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A C-terminal domain fragment of Nup98 causes excess microtubule polymerization during assembly of meiotic spindles. (A) Nup98 C-terminal domain fragments or BSA were added at 6 μM at the start of assembly assays. The excess microtubule phenotype could be observed at concentrations as low as 2.5 μM; by immunoblotting, we estimate the endogenous Nup98 concentration at ∼0.6 μM in the extract. Samples were examined at the indicated time points. Microtubules are labeled with X-rhodamine tubulin (red), and DNA is labeled with Hoechst (blue). Scale bar represents 20 μm. (B) Left, polymerized tubulin was isolated and immunoblotted for α-tubulin. Both γ-tubulin and RCC1 were blotted as loading controls. Right, quantitation of tubulin polymerization using either γ-tubulin (left) or RCC1 (right) for normalization.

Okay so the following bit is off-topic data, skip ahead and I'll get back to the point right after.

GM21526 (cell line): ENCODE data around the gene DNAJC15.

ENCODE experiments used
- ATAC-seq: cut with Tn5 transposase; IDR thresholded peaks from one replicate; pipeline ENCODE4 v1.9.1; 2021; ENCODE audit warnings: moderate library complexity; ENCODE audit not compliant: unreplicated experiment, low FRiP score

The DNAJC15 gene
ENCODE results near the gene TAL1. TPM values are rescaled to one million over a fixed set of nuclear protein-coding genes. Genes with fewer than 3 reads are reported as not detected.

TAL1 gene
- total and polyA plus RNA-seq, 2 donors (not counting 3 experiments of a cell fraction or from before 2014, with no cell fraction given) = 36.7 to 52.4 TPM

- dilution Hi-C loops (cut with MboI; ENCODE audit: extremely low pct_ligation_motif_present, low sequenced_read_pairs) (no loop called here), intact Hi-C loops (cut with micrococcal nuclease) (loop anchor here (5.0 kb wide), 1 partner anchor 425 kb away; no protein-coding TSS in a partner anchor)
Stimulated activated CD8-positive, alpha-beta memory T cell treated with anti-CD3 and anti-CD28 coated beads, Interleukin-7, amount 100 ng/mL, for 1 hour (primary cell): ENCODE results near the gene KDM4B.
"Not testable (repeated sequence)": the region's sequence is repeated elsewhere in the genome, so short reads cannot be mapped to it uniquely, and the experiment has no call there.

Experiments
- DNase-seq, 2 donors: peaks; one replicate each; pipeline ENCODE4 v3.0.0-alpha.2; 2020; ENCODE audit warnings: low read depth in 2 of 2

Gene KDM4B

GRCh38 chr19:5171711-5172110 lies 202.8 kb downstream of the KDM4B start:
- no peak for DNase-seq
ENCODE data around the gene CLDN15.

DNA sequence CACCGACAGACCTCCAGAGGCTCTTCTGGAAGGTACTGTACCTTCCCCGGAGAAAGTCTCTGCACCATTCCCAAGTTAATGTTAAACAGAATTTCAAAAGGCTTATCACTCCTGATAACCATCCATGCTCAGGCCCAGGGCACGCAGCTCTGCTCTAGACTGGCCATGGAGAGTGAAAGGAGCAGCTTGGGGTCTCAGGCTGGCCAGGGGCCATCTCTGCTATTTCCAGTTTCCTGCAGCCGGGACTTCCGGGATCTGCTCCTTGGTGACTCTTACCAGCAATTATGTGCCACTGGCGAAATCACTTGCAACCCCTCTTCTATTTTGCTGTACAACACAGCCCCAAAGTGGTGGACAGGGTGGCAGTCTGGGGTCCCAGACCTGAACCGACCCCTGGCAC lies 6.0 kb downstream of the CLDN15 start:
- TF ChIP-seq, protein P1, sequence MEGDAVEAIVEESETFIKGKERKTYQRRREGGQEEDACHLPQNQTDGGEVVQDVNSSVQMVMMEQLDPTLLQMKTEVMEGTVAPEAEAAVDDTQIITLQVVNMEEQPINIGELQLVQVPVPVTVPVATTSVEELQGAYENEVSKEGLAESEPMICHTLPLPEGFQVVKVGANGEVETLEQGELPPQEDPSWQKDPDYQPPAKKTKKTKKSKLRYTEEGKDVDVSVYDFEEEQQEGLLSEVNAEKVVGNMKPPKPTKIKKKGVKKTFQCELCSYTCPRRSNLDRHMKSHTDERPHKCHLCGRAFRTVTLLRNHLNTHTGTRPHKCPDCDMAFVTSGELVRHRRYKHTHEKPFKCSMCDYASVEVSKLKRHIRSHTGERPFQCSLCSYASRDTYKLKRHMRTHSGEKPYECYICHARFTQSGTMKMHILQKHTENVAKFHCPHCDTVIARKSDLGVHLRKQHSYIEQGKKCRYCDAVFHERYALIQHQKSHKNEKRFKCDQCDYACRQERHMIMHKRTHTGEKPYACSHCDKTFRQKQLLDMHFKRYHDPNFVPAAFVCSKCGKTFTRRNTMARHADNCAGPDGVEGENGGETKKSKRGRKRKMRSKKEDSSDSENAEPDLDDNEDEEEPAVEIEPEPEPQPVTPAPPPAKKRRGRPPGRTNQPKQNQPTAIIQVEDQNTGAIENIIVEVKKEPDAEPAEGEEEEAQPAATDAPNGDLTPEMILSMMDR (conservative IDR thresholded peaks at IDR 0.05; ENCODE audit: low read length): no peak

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Figure 1: A C-terminal domain fragment of Nup98 causes excess microtubule polymerization during assembly of meiotic spindles. (A) Nup98 C-terminal domain fragments or BSA were added at 6 μM at the start of assembly assays. The excess microtubule phenotype could be observed at concentrations as low as 2.5 μM; by immunoblotting, we estimate the endogenous Nup98 concentration at ∼0.6 μM in the extract. Samples were examined at the indicated time points. Microtubules are labeled with X-rhodamine tubulin (red), and DNA is labeled with Hoechst (blue). Scale bar represents 20 μm. (B) Left, polymerized tubulin was isolated and immunoblotted for α-tubulin. Both γ-tubulin and RCC1 were blotted as loading controls. Right, quantitation of tubulin polymerization using either γ-tubulin (left) or RCC1 (right) for normalization.